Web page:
It took me a long time growing up before I fully understood what jokes were all about. Maybe it’s because I just never got them or because the people I grew up with were really crummy joke tellers. I’m pretty sure the person who told me the “man walks into a bar” joke told it to me like this:
Him: Hey, wanna hear a funny joke?
(See, right away after hearing that it was a funny joke and not a dull one, it set the stage in my mind that I should have expected to hold the sides of my shirt in to keep them from ripping open from my sidesplitting laughter.)
Him: [grins](Because the joke teller could barely contain himself, I also expected that I was in for a real doozy. That I might even have considered taking a few deep breaths first in case the joke made me laugh so hard I could barely breathe.)
Him: A man walks into a bar.
Him: Get it??
Him: Get it??
Me: […] Oh yeah…! Ha! Ha! Sure is a good one.
(But I never really did get it).
It wasn’t until the sixth grade that someone finally told me a joke that I actually liked. I liked it because the set up for the joke could be made longer or shorter depending on your style, and you could change it up when re-telling it so that you were never actually telling the same joke more than once. At eleven I also fancied it to be very clever, which made me, the joke teller, to be very clever as well.
When someone first told me the joke and the subsequent punchline, I felt slightly ashamed that I hadn’t known the punchline, that I hadn’t caught on to it fast enough. I had been tested for entrance into GATE that year after all, and if being invited to test into the Gifted and Talented Education program at school doesn’t mean you know what’s up, I don’t know what does. But after feeling ashamed that I hadn’t been clever enough, I ran home to tell the joke to my brother, then my mom, then my dad. And before they could even think about the punchline, I dropped it on them, shaming them for not knowing it as I had been shamed earlier that afternoon. Except looking back, I don’t think my parents were fully listening to me and my brother said it was stupid. But I know he was just saying that to spite me because I had questioned his cleverness.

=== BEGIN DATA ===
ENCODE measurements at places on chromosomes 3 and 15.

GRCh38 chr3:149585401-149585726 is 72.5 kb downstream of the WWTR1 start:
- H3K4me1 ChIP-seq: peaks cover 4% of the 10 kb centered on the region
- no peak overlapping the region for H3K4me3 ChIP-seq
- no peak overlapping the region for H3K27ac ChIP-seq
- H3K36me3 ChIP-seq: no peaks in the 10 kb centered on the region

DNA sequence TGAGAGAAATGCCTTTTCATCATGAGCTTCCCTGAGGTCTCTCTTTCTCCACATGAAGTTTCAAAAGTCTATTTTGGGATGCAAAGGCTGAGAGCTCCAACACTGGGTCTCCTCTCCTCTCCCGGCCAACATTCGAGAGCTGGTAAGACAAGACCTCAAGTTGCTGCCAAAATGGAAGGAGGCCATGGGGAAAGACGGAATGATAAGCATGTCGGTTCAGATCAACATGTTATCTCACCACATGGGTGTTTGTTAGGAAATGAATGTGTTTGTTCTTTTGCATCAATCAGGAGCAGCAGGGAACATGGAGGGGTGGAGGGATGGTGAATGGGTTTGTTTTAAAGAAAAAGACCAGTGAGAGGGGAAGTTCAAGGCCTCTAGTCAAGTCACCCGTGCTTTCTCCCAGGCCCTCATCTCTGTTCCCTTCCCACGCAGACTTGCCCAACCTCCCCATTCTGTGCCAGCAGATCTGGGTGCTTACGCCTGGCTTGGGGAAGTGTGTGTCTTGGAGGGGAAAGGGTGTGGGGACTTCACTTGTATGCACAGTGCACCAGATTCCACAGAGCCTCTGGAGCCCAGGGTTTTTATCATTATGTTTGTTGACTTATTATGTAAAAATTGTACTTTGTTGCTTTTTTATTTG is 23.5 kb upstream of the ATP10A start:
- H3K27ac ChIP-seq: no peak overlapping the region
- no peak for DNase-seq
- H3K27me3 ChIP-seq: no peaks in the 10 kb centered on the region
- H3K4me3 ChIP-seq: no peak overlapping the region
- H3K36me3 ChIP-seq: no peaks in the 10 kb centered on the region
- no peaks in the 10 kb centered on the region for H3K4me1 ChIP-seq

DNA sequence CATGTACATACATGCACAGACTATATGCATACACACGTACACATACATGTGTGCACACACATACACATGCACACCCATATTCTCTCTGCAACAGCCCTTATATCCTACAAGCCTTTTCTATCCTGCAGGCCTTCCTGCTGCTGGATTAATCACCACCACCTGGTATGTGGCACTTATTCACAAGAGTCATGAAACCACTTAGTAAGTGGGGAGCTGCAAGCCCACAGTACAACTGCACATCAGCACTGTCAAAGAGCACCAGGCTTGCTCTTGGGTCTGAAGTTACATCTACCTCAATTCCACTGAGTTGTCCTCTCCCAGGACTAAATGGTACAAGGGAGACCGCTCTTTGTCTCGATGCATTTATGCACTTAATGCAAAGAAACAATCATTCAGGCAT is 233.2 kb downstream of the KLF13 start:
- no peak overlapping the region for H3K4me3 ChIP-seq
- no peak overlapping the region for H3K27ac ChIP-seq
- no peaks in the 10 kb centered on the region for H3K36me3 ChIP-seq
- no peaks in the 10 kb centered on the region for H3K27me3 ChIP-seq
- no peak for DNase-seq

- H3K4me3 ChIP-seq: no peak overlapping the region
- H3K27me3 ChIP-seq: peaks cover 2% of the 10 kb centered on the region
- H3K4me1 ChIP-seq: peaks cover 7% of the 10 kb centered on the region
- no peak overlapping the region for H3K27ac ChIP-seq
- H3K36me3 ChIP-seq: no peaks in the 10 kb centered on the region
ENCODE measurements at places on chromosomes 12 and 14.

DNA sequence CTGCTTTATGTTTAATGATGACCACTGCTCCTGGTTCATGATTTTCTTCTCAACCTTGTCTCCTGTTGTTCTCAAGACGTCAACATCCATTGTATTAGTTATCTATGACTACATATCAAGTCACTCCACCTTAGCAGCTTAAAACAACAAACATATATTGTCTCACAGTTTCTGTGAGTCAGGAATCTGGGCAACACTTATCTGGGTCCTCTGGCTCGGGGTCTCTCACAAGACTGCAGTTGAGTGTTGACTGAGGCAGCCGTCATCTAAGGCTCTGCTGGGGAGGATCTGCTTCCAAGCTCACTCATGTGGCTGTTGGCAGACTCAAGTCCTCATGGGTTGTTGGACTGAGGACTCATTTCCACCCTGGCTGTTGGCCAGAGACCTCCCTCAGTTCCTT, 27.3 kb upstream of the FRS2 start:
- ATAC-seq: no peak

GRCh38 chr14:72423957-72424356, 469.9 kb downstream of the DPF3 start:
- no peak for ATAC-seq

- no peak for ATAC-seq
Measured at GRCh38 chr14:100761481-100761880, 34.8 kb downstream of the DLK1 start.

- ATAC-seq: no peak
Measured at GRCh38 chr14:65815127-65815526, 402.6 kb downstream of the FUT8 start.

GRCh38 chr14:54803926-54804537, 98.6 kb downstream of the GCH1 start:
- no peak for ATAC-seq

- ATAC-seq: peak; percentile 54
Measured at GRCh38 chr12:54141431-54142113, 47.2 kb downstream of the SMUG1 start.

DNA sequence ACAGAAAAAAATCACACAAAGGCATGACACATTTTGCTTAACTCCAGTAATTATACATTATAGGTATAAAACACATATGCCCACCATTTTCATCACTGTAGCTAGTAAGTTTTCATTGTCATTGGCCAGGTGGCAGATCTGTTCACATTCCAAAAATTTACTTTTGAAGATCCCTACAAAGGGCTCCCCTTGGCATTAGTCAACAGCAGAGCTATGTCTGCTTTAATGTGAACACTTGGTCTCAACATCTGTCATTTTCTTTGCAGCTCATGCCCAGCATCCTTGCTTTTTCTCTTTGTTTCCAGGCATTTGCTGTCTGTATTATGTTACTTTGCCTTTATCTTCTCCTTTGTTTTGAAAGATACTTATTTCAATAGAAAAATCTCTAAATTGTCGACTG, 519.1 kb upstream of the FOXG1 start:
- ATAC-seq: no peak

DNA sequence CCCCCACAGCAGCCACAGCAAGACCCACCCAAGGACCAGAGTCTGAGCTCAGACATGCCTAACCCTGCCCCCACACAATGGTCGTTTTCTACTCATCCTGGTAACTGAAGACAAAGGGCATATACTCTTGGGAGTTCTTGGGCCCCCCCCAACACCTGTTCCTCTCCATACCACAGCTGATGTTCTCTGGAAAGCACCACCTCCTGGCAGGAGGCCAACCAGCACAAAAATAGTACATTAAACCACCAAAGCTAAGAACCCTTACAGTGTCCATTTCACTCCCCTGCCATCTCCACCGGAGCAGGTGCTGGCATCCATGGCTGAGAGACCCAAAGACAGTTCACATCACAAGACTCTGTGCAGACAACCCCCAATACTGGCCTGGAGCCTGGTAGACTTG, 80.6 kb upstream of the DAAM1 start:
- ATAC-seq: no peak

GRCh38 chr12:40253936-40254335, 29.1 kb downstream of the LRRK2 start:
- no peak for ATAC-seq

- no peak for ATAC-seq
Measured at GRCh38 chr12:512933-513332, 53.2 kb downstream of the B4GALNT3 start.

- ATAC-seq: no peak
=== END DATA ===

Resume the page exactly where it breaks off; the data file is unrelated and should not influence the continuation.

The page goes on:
The joke goes like this:
There was a blue woman who had blue hair, blue skin, blue teeth and blue nails and who wore a blue dress, a blue bonnet, a blue petticoat, blue shoes, blue stockings and a blue comb in her blue hair. She lived in a one story blue house with blue wooden floors, blue shag carpets, blue sinks, blue showers, blue mirrors, a blue kitchen, blue french doors, a blue tub, a blue pantry, a blue foyer, a blue bed, a blue desk, a blue closet, a blue garden, and a blue patio. What color were the stairs?
[pause for dramatic effect]There are no stairs! It’s a one-story house!
I thought about this joke today while studying. I thought about how much I used to love it and how spoiled it is for me now that it reminds me of a stupid GMAT math question.